Director Burhan Qubani on His Modern-Day Retelling of 'Berlin Alexanderplatz'

Sommerhaus
'Berlin Alexanderplatz'

The German helmer of Afghan origin takes on the 1920s literary classic from the perspective of a 21st-century African refugee.

Director Burhan Qubani has always lived between two worlds. The son of Afghan refugees, Qubani was born in 1980 in the small town of Erkelenz in western Germany and grew up Muslim in a deeply Catholic society. His films as a director have examined the perspective of "a stranger in a strange land."

His 2010 debut Shahada examines the fates of three German-born Muslims in Berlin caught between faith and modern, western life. 2014's We Are Young, We Are Strong follows disgruntled youth in Rostock, in East Germany, in 1992. Still reeling from the upheaval of German reunification, these kids, born in another country, lash out at immigrants being housed in their city, setting fire to an apartment building where some 120 Vietnamese live as a mob cheers them on. 

Qubani's third feature is also a story of a man caught between worlds. But the gap, along with Qubani's ambition, has gotten larger. In Berlin Alexanderplatz, the 39-year-old director transplants an African refugee into the heart of Alfred Döblin's 1929 modernist novel, one of Germany's great literary classics (and the source material for Rainer Werner Fassbinder's seminal 1980s TV series of the same name). In place of Franz Bieberkopf, the dim-witted petty criminal of Döblin's book, he has Francis, a refugee who has escaped death to come to Europe. Like Döblin's antihero, however, Francis, soon finds himself drawn into the Berlin criminal underworld and, despite his best efforts, is unable to rise up and become "a good man."

Berlin Alexanderplatz was rapturously received by critics at its world premiere at the 70th Berlinale and, if anything, current discussions around the Black Lives Matter movement have made the film, which screens at the Virtual Cannes Market, even more relevant. Qubani spoke to The Hollywood Reporter's European bureau chief Scott Roxborough about why he decided to take on the iconic novel, how he defines himself as a German-Muslim-Catholic, and what Berlin Alexanderplatz has to say about Germany today.

Do you remember your first reaction when you first read Alfred Döblin's novel Berlin Alexanderplatz?

I graduated in high school with a major in literature. Berlin Alexanderplatz was the test subject on the exam. So for a year and a half I read the book over and over again. I have to admit that at that time, I really didn't get it. I really had a love/hate relationship with the book. And I completely screwed up my final exams, which meant that my grades weren't good enough to get into medical school, which was my plan. So I ended up becoming a filmmaker.

When did you return to the book?

Around 14 years ago, I moved to Berlin and I picked up the novel again. And, as I was a script writer then, I started to develop a completely different relationship toward the book. Suddenly I could really appreciate what this book had to offer. Not just formally, because you have this stream-of-consciousness and montage technique that Döblin is using, but also the the cultural and social aspects of the story: how he shifts between the criminal underworld and the underclass and the upper reaches of society. 

A few years after that I was living near Hasenheide Park, which, like many other parks in Berlin, is a place where there's a lot of drug dealing going on. If you spend some time there, you realize that there's a parallel society there, right next to our society. But it's very out in the open. You have these middle-class parents and their kids walking around, there's a little zoo there, and then you have these drug dealers, who are like 100 percent black. Mostly from sub-Saharan Africa. I had this feeling that [to] these German kids, the only reference to the black community they had was as drug dealers, as criminals. So I wanted to make a film about this community. But I thought if I just told that story, it wouldn't reach an audience, at least not the German audience I wanted to reach. They wouldn't pay attention.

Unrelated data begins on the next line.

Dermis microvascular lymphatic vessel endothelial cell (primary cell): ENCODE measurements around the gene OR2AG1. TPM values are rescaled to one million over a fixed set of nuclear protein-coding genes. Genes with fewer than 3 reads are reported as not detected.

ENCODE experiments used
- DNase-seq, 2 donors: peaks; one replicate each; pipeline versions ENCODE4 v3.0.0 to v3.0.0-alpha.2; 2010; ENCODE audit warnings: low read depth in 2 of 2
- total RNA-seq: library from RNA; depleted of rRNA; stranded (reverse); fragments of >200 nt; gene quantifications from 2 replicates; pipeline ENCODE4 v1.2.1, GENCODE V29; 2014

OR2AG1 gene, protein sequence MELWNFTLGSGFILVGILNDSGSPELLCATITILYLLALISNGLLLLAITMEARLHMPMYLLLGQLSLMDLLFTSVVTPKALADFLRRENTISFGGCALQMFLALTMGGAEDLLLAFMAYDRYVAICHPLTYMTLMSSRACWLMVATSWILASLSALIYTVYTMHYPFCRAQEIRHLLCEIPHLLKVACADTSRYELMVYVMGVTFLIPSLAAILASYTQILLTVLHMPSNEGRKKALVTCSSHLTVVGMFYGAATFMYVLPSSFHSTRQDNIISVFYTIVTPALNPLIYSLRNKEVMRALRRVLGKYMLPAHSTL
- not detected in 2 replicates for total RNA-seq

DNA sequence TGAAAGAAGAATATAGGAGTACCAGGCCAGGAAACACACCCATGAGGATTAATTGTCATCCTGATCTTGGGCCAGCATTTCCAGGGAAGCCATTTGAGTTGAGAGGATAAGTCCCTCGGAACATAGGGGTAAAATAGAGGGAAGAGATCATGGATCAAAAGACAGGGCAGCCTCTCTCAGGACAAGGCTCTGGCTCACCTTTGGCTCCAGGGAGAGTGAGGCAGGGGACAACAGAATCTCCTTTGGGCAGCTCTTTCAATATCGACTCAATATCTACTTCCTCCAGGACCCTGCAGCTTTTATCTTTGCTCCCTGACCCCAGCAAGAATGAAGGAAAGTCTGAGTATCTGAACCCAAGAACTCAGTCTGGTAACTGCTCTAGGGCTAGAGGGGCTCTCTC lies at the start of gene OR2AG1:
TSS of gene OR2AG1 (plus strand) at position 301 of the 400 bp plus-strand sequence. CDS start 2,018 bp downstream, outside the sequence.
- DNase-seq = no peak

But then it clicked in my head: this community is like the proletarian small-time criminals of 1920s Berlin in Döblin's novel. They are part of society but are invisible for society. They try to reach the middle class but they never really have a chance. So I got the idea to tell this modern-day story through the story of Döblin's Berlin Alexanderplatz.

Did you do much research into the real world of refugees and drug dealers in Germany?

Yes, of course. [Co-writer] Martin Behnke and I pride ourselves on our research. We're fanatics. We talked with people from the refugee community, but also with the police. In the first two drafts of the script, the film was much more focused on the refugee aspect, watching him arriving, going through the whole bureaucratic process of becoming German, et cetera. We realized we have a lot of scenes and a lot of important things to say about it. But we were completely losing the story of the novel. And there are films about the situation of refugees which give much better witness to the situation. We thought we wouldn't be doing the reality justice if we cut into it and then out of it without really giving context. So we decided to focus it much more on the story of the novel.

Your biggest innovation is to change the main character from the novel, the small-time criminal Franz Bieberkopf, into the African refugee Francis (played by Portuguese-Guinean actor Welket Bungué). What was the most challenging aspect of bringing this 1920s story into the modern day?

Well, this book is part of the of the canon of German literature — and world literature — so that's intimidating. And it's an epic book, so I had to take out a scalpel, cut off the fat, and, you know, rebuild it in my own vision, to not be smothered out of respect for the original material. Then there's the huge and frightening shadow that is the [Berlin Alexanderplatz] TV series by Rainer Werner Fassbinder.